UPDATED: Is Kim Jung Un, the 30-year old despotic leader of North Korea, about to launch a nuclear war against the United States and South Korea? Experts keep saying “probably not,” that he is just trying to show the world he is tough, but what if they are wrong? What if the leaders in Pyongyang blunder into a war? Or what if they really believe they can wage such a war and somehow “win”?
The rhetoric is red hot. But the military moves are aggressive and preparatory for war. And now foreign embassies in Pyongyang are being encouraged by Un’s government to evacuate by April 10th. Could that suggest war is coming in five days? Or is it merely yet another in a history of high-profile bluffs?
On March 10, 2011, “Lt. Gen. Ronald Burgess, director of the Defense Intelligence Agency, testified that North Korea ‘may now have several plutonium-based nuclear warheads that it can deliver by ballistic missiles and aircraft as well as unconventional means,” noted Bruce Klingner, former chief of the CIA’s Korea branch and now a senior research fellow at the Heritage Foundation’s Asian Studies Center. At the time, Klingner noted that “it is uncertain whether Lt. General Burgess’s statement is based on new intelligence reporting or a higher level of confidence that DIA has in the new analytic assessment. His remarks were disturbing because most experts to date have held that North Korea has not yet mastered the requirements to miniaturize any nuclear warhead sufficiently to put it on a missile.”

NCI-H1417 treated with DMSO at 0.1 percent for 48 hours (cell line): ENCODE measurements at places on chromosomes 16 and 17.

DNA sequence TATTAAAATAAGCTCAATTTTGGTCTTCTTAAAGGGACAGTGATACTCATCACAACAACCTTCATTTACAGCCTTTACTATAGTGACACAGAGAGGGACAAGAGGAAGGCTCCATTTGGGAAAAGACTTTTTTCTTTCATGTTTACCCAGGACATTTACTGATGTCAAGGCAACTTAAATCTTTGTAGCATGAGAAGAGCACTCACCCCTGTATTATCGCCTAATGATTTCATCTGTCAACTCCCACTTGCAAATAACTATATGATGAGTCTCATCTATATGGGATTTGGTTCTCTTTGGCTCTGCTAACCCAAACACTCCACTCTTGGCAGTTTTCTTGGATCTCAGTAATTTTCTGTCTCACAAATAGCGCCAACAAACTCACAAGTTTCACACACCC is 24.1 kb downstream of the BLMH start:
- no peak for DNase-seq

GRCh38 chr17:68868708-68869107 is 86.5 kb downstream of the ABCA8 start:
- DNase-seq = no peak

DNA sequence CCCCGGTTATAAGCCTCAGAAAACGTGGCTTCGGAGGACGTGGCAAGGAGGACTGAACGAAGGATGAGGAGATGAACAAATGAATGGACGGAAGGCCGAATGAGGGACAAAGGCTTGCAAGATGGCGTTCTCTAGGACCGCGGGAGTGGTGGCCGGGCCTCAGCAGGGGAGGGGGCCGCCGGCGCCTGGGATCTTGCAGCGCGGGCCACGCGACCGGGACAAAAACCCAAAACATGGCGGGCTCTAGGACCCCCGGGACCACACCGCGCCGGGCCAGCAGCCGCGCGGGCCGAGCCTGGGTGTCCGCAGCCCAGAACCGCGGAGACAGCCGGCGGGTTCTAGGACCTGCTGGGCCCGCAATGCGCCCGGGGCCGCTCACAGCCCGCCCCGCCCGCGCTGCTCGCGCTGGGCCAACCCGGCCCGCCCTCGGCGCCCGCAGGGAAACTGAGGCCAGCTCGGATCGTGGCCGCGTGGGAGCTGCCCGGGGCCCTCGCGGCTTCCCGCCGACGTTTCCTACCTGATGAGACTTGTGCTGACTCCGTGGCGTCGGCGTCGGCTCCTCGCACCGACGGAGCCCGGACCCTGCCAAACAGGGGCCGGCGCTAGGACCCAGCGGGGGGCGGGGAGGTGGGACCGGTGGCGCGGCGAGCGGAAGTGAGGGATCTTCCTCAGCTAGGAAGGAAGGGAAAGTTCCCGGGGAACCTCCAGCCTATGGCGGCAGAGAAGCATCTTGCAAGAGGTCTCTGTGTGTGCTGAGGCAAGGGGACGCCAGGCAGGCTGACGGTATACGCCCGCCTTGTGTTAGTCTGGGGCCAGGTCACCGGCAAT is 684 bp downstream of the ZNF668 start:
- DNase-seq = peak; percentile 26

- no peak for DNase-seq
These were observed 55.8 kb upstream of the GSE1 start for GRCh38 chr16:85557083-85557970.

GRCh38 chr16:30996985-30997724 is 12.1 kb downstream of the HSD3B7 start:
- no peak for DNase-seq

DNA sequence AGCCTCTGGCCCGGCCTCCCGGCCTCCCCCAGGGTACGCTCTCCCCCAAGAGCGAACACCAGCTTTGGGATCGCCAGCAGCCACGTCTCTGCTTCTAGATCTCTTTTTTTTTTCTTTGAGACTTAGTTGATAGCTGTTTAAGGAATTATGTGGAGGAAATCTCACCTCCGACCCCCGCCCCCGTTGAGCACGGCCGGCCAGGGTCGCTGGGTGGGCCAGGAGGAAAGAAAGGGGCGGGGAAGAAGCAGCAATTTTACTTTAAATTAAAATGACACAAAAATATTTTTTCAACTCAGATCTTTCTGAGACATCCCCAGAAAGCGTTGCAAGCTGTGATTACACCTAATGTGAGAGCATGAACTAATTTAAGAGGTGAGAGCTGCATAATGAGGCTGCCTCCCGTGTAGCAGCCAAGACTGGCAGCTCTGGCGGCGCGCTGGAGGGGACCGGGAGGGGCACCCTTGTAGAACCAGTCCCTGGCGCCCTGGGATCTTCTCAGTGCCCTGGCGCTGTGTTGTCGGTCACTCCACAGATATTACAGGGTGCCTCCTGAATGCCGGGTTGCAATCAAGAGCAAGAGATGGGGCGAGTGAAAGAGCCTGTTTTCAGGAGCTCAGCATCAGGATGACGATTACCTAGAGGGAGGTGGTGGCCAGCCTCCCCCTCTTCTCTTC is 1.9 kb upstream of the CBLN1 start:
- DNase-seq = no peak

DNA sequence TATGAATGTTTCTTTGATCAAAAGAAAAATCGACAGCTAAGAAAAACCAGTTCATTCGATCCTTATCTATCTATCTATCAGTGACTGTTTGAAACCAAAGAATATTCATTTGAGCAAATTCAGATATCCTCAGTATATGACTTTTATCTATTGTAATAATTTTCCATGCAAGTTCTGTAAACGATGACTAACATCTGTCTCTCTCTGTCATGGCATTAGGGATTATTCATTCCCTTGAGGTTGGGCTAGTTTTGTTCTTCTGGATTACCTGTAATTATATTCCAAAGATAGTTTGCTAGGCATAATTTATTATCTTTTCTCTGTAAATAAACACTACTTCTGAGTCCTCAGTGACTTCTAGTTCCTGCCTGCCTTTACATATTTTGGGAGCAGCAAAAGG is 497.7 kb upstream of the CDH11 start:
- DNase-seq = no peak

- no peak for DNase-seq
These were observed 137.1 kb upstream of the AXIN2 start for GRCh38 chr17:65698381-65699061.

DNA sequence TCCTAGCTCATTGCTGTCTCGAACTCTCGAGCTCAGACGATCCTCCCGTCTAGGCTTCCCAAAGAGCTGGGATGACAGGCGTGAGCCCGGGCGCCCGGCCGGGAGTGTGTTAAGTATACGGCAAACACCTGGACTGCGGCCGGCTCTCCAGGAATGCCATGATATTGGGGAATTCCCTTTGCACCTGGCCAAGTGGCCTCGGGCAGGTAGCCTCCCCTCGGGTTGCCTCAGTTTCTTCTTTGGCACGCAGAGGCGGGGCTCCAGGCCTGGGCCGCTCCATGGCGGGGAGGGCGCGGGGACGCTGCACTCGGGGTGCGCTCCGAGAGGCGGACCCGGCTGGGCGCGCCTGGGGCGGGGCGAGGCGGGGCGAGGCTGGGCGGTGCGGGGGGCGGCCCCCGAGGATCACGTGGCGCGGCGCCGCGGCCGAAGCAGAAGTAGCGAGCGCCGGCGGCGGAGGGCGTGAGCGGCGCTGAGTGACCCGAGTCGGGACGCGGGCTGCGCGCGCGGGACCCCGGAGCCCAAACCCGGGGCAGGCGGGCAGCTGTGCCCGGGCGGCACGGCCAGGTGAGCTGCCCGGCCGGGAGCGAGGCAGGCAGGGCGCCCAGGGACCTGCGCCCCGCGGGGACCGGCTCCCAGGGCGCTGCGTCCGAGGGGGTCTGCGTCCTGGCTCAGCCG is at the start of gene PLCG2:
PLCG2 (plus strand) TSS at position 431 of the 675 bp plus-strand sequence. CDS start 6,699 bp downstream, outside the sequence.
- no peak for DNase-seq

Two years and a third nuclear warhead test later, it appears North Korea may now have built and deployed short-range nuclear missiles.